Contains spoilers from first sentence.

Downton Abbey’s 2012 Christmas offering bordered on the bizarre, subjecting 7.3 million viewers to clumsily introduced (and swiftly departing) romances, unmotivated Bitchy-Maid-Wars and, of course, the ‘unexpected’ bumping-off of its central character – Matthew Crawley (Dan Stevens).

The overwhelming characteristic of this festively feature-length turkey was the linger. So. Much. Lingering. The lingering smiles which new maid Edna hurls towards Tom Branson number precisely 762, with further lingering scowls/looks of intense mistrust between ‘Shrimpy’ and Wife, as well as O’Brien and Doppelganger, not to mention the longing looks (lengthily documented, of course) to which Thomas subjects Jimmy. After nearly every line comes an unnecessarily lengthy shot of the actor’s face, in which they are apparently expected to express the sentiment of lines past and plotlines future, in some form of facial charades game.

Of course the climax of this episode is the car-crash (if you can pull the single car-crash from the surrounding car-crash which forms the rest of the episode. It’s like Inception. But with car-crashes.). The one none of us saw coming… Unless you’ve read any of this year’s interviews with Dan Stevens. Or any of the speculation over his reappearance in Series 4. In which case you were sat through the entire thing waiting for him to walk into the path of gunfire, fast-moving vehicles or a rogue and/or enraged stag. There was a moment in which the birth of his son inexplicably made Matthew feel like he’d ‘swallowed a box of fireworks’, where I thought they might have gotten really inventive.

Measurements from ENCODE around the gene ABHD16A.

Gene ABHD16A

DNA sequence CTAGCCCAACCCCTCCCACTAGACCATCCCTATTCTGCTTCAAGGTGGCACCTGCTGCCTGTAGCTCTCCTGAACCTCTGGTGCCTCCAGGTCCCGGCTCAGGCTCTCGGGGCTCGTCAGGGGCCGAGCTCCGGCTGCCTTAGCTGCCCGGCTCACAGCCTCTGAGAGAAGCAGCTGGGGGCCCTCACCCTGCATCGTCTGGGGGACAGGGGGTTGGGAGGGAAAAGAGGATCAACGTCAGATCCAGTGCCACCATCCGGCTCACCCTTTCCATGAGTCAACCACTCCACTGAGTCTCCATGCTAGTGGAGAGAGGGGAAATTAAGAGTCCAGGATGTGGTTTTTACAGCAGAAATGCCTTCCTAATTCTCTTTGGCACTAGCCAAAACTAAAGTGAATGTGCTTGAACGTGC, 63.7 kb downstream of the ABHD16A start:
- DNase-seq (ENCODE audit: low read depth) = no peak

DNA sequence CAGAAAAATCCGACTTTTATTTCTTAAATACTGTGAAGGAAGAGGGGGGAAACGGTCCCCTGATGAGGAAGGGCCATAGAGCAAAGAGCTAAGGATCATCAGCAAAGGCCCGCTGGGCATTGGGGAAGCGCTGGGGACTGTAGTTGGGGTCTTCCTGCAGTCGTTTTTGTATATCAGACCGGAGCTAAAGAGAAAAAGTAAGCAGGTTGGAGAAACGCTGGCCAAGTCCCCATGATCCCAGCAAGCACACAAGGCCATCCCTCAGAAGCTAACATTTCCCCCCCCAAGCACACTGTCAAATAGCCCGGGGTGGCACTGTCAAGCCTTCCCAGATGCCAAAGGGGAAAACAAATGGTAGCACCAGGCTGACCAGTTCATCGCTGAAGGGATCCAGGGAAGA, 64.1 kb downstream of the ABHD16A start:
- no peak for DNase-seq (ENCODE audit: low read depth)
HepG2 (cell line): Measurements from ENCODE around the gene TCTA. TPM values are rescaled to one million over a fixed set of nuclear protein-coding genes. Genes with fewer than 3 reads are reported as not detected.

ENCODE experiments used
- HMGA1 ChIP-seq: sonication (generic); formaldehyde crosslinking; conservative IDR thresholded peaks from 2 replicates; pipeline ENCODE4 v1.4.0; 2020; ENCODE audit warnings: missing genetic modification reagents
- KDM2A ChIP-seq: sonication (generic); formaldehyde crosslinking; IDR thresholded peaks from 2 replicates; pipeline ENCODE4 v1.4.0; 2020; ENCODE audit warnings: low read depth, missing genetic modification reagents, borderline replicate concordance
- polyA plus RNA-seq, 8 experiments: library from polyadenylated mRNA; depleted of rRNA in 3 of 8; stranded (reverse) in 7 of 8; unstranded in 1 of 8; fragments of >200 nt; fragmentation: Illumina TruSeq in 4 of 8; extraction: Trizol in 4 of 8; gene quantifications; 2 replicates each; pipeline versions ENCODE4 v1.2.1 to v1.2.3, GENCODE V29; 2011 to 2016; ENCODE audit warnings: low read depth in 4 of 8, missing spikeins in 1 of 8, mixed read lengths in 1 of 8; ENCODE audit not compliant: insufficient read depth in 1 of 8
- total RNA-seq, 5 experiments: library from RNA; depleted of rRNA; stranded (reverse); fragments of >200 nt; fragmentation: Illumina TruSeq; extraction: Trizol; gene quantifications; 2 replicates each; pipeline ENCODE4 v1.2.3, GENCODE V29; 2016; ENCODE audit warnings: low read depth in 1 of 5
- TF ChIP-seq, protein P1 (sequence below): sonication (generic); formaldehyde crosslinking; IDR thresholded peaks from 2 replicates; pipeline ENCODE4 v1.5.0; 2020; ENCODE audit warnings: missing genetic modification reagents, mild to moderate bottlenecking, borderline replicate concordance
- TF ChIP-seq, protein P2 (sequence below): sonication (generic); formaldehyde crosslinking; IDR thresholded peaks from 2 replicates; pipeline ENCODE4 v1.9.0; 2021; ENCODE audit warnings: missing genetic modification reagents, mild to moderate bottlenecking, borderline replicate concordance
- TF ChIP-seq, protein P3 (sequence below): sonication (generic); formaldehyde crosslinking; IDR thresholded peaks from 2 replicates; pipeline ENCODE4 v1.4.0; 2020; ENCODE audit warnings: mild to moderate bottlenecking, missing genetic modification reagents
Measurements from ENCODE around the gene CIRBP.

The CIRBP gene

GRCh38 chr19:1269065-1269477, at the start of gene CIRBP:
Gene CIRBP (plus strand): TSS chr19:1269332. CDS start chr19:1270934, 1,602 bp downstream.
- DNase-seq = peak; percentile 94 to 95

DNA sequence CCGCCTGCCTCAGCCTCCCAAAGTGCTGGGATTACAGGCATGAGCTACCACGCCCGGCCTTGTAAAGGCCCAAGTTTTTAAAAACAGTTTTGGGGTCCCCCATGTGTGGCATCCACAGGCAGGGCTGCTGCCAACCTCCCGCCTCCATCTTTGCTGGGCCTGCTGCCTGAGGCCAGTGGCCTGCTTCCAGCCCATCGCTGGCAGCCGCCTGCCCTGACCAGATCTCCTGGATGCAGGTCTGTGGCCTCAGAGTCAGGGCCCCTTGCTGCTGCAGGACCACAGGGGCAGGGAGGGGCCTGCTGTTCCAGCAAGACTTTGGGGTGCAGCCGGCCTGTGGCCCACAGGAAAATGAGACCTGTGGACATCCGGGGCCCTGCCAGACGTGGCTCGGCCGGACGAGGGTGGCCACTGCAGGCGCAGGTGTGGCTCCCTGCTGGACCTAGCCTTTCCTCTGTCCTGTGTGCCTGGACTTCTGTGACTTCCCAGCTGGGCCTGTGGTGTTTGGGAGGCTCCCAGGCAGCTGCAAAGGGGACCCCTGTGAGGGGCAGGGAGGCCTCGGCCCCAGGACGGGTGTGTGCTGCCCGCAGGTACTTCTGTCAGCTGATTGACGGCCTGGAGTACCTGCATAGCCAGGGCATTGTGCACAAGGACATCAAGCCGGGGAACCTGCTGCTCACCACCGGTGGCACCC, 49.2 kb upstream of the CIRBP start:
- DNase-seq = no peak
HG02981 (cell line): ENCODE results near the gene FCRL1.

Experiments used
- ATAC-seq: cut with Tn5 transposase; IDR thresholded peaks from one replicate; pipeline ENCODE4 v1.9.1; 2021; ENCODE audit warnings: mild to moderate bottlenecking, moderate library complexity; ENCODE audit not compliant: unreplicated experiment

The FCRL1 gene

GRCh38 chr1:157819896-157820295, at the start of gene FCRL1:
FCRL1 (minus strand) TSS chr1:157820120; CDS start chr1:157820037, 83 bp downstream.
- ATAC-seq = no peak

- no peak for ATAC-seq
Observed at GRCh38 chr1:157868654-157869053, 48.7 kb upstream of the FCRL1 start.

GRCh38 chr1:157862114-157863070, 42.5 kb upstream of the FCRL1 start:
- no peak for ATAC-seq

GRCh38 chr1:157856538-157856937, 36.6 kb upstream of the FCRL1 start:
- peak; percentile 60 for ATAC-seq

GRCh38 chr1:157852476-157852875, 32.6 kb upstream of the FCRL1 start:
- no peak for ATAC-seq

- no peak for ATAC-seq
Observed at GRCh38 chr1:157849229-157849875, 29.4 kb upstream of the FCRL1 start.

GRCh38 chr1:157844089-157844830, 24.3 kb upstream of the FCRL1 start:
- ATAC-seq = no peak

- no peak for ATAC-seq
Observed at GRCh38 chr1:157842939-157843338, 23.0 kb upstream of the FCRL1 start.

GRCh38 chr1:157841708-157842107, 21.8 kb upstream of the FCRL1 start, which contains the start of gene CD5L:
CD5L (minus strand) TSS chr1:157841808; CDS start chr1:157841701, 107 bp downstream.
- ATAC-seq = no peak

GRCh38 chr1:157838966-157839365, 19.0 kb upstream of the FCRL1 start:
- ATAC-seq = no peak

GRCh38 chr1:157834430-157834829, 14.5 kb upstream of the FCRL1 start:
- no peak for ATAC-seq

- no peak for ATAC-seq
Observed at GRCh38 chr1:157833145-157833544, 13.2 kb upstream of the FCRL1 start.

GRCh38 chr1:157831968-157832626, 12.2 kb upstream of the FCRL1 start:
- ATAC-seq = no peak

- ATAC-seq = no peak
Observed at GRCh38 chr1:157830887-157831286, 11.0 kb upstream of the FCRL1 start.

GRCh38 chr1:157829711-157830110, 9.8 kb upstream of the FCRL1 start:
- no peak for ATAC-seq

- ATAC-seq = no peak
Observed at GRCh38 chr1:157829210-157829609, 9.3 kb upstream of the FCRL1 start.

The really surprising thing about the car-crash was its complete silence. We didn’t see a crash. We didn’t even hear one. We hear piano and violins. We see a leafy drive. We see a lucky escape for Dan Stevens. We see a spate of Facebook statuses railing against ITV’s lack of festive spirit.  

The real measure of the absurdity of Matthew Crawley’s ‘sudden’ death is the fact that ITV felt the need to release an explanation for it: the plot failed so entirely that the production company actually needed to release a statement to explain the real-life reasons behind its decisions: Dan Stevens decided not to renew his contract. 

In many ways (all ways?), the demise of Matthew Crawley can be seen as a mercy-killing, palpably on the cards since he was forced, by some extraordinary (and medically dubious) plotting, to miraculously leap out of his wheelchair last year. And this episode presented all of the reasons that an actor would choose to run for the (Highland) hills rather than renew a contract: dialogue more wooden than Bates’ leg and plotting less plausible than Matthew’s increasingly-yellow highlights (Compare series 1 to series 3. Mysterious.), not to mention ratings decreasing by nearly 1 million viewers since last year’s Christmas special. 

Even this episode’s lingering (yes, more lingering) shots of historical trains and a whole new National Trust property didn’t prevent it from inviting its audience to ask, after 3 series, “Is this the end of Downton Abbey, the pinnacle of period porn?” 

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